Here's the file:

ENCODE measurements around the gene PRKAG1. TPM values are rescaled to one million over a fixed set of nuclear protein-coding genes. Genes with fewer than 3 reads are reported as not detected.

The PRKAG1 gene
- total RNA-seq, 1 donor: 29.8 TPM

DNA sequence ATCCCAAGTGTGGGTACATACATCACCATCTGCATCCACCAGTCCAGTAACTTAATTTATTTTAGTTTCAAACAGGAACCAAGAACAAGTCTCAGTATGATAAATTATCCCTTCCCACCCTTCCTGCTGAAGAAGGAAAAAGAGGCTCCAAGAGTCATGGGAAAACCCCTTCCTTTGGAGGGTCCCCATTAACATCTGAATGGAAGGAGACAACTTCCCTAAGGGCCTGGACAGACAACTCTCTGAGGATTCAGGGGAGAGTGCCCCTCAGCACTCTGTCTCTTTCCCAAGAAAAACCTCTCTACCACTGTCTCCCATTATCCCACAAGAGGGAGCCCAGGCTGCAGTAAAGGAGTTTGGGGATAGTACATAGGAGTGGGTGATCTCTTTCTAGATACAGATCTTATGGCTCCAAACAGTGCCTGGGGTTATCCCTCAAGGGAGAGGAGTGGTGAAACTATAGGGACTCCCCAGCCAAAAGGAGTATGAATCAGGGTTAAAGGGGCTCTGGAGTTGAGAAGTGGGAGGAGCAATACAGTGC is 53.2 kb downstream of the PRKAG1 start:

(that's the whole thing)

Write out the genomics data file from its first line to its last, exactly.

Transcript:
ENCODE measurements around the gene PRKAG1. TPM values are rescaled to one million over a fixed set of nuclear protein-coding genes. Genes with fewer than 3 reads are reported as not detected.

The PRKAG1 gene
- total RNA-seq, 1 donor: 29.8 TPM

DNA sequence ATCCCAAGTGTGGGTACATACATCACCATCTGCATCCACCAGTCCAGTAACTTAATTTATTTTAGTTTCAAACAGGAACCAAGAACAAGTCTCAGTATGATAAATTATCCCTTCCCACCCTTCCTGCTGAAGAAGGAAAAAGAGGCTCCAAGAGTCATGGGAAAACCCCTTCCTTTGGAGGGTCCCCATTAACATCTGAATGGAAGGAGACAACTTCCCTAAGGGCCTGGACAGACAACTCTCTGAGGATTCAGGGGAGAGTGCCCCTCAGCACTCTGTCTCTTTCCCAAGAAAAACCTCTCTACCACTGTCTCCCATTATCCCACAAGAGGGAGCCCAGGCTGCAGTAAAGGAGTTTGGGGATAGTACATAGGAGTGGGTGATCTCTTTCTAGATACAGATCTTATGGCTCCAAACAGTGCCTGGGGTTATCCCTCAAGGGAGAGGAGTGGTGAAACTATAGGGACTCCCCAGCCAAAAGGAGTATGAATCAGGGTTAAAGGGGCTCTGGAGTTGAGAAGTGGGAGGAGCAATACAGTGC is 53.2 kb downstream of the PRKAG1 start: